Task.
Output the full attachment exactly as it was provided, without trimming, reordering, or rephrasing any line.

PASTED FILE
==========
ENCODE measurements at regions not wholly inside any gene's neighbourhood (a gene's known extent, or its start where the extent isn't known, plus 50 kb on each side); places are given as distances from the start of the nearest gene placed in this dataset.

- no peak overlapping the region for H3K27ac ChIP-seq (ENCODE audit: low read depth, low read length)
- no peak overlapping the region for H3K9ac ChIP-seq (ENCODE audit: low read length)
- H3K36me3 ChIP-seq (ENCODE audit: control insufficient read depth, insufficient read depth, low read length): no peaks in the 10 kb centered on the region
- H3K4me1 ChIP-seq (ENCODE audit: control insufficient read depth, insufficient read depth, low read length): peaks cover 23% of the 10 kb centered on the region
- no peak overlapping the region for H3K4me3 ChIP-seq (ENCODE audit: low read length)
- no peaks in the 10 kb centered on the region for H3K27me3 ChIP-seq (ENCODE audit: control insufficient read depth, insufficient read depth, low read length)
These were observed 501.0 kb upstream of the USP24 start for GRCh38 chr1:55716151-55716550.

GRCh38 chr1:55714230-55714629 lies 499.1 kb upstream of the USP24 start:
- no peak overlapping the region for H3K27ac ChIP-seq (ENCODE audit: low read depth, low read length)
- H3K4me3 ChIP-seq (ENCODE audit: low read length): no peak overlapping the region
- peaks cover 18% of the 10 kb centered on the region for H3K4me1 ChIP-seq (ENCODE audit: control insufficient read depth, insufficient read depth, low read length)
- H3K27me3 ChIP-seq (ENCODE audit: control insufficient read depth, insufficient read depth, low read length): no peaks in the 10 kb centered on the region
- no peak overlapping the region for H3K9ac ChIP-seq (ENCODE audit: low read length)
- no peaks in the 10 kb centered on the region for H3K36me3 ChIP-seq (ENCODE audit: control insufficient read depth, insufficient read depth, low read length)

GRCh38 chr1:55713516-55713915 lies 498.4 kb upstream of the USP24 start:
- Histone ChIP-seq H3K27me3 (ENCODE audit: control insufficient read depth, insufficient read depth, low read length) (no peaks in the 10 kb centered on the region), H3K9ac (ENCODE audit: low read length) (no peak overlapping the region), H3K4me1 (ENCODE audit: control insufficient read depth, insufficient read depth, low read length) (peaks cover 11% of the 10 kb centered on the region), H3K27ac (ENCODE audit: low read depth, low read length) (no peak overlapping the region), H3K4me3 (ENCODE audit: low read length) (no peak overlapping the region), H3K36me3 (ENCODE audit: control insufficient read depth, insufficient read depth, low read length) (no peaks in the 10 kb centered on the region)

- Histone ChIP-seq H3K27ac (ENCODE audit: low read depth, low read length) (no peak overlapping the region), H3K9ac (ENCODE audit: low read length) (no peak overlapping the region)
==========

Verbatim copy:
ENCODE measurements at regions not wholly inside any gene's neighbourhood (a gene's known extent, or its start where the extent isn't known, plus 50 kb on each side); places are given as distances from the start of the nearest gene placed in this dataset.

- no peak overlapping the region for H3K27ac ChIP-seq (ENCODE audit: low read depth, low read length)
- no peak overlapping the region for H3K9ac ChIP-seq (ENCODE audit: low read length)
- H3K36me3 ChIP-seq (ENCODE audit: control insufficient read depth, insufficient read depth, low read length): no peaks in the 10 kb centered on the region
- H3K4me1 ChIP-seq (ENCODE audit: control insufficient read depth, insufficient read depth, low read length): peaks cover 23% of the 10 kb centered on the region
- no peak overlapping the region for H3K4me3 ChIP-seq (ENCODE audit: low read length)
- no peaks in the 10 kb centered on the region for H3K27me3 ChIP-seq (ENCODE audit: control insufficient read depth, insufficient read depth, low read length)
These were observed 501.0 kb upstream of the USP24 start for GRCh38 chr1:55716151-55716550.

GRCh38 chr1:55714230-55714629 lies 499.1 kb upstream of the USP24 start:
- no peak overlapping the region for H3K27ac ChIP-seq (ENCODE audit: low read depth, low read length)
- H3K4me3 ChIP-seq (ENCODE audit: low read length): no peak overlapping the region
- peaks cover 18% of the 10 kb centered on the region for H3K4me1 ChIP-seq (ENCODE audit: control insufficient read depth, insufficient read depth, low read length)
- H3K27me3 ChIP-seq (ENCODE audit: control insufficient read depth, insufficient read depth, low read length): no peaks in the 10 kb centered on the region
- no peak overlapping the region for H3K9ac ChIP-seq (ENCODE audit: low read length)
- no peaks in the 10 kb centered on the region for H3K36me3 ChIP-seq (ENCODE audit: control insufficient read depth, insufficient read depth, low read length)

GRCh38 chr1:55713516-55713915 lies 498.4 kb upstream of the USP24 start:
- Histone ChIP-seq H3K27me3 (ENCODE audit: control insufficient read depth, insufficient read depth, low read length) (no peaks in the 10 kb centered on the region), H3K9ac (ENCODE audit: low read length) (no peak overlapping the region), H3K4me1 (ENCODE audit: control insufficient read depth, insufficient read depth, low read length) (peaks cover 11% of the 10 kb centered on the region), H3K27ac (ENCODE audit: low read depth, low read length) (no peak overlapping the region), H3K4me3 (ENCODE audit: low read length) (no peak overlapping the region), H3K36me3 (ENCODE audit: control insufficient read depth, insufficient read depth, low read length) (no peaks in the 10 kb centered on the region)

- Histone ChIP-seq H3K27ac (ENCODE audit: low read depth, low read length) (no peak overlapping the region), H3K9ac (ENCODE audit: low read length) (no peak overlapping the region)